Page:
General discussion related to SketchUp. No off topic threads please.
ha Gerrit.. you're killing me here.. (but i suppose this is what TIG was talking about doing in his earlier example.. he had 'desired offset marker' in there so he was using that as an inference point)
so go ahead and inference it in 3D.. with the follow me tool
Scaling an Arc anchored at its center and through a 'mark' [as in my example] produces a new Arc with equal segments and vertices...
A line drawn through the center and both arc's vertices shows this.
There is no argument that this is a truly offset arc ???
Offsetting an Arc through the equivalent 'mark' extends the new arc's first/last segments so that if you were to draw a line across the two arcs' starts/ends it'd be square.
If you draw a longer line from the center to the original Arc's start/end it will cut the offset arc and if you then erase the extra bits off the start/end [and these temporary lines], then the resulting offset arc is exactly like the scaled version, with equal segments and vertex-spacing...
So it is possible to use Offset on an Arc and get a true arc result - albeit that you need to edit start/end segment to make it 'true'.
As I said before... If you wanted to offset an Arc to have 'square' ends it'd be more tricky.
Some simple editing of an offset=arc gives you both possibilities...
it's not that sketchup necessarily has it backwards.. i mean, it's doing it perfectly accurate if you're offsetting straight lines (say a square for instance).. the problem is that it should be able to tell the difference between an arc and a collection of straight lines..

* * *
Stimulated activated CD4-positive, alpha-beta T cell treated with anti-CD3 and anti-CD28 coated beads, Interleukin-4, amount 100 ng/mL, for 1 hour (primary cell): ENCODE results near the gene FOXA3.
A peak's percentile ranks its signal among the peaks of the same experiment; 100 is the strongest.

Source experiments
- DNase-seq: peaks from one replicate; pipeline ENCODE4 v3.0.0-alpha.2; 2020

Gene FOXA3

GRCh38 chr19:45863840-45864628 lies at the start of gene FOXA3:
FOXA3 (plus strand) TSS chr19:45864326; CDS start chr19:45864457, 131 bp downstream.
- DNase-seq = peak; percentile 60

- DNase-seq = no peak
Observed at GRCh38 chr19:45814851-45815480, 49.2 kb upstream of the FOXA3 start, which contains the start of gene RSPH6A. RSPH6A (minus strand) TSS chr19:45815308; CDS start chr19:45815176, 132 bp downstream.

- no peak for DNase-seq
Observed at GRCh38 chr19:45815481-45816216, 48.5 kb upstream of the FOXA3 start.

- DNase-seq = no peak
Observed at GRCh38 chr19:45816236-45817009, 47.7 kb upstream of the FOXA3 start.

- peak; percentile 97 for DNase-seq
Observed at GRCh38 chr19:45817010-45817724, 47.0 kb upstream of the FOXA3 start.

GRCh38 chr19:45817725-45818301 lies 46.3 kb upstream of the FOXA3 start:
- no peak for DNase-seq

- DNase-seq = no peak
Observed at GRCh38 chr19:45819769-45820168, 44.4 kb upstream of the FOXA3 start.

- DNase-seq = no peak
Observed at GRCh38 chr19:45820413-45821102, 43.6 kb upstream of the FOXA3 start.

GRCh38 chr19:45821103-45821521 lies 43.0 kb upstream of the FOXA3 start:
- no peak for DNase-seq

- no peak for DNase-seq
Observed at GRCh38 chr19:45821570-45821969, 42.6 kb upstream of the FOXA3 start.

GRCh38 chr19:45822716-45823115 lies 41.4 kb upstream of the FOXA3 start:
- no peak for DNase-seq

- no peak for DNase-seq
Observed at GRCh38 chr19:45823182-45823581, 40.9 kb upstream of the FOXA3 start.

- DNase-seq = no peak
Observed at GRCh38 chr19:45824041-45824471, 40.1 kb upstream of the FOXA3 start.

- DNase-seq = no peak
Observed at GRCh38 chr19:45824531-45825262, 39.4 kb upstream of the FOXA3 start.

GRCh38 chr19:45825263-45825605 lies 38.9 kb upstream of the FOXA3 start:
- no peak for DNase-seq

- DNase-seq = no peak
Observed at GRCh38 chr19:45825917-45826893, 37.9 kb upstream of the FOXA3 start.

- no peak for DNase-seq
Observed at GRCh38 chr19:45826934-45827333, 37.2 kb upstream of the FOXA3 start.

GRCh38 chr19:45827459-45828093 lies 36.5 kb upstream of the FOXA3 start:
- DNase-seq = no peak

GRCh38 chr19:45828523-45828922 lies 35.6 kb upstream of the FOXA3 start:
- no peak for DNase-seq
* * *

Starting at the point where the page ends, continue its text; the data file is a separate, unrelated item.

instead, it treats both situations the same way..
if i'm offsetting a square, the 4 sides should move the desired distance along the edges' perpendiculars… if i'm offsetting a 4 sided circle, the 4 vertices should move the desired distance along the edges' bisectors..
Sorry about that, Jeff, but I just can't see the inaccuracy. I do understand that you would like the offset tool on an arc to allow you to offset a certain distance to give you a new arc with predictable radius (=RADIUS-distance).
But offsetting with inferencing makes it possible. Even on an arc in 3D. That's all I wanted to say.
The point at center works on any arc.
Drawing a radius from center to arc's vertex also works in any situation. Now overrule the just drawn arc by inputting the new radius value. Offset works in the arc's plane and (apply the same vertex you drew the radius to!) inference the offsetted arc to the short radius's endpoint (opposite from the center on same edge).
As for the "Follow me" tool, it's very consistent, although the twisting can be a pain. But you can be sure that the cross section has the same dimensions on each segment troughout the path. Even with any more or less complicated 3D curve as a path.
This is not what I can say for the first example you presented a few "pages" back. The cross section is not the same.
Not only in engineering 0.5 degrees can be of great importance.
A collumn in a building that isn't plumb, but 0.5 degrees off blue, carrying a heavy load (9mm/m)?.... not that good.
But I only wanted to point out what caused the unwanted 'Follow Me' result.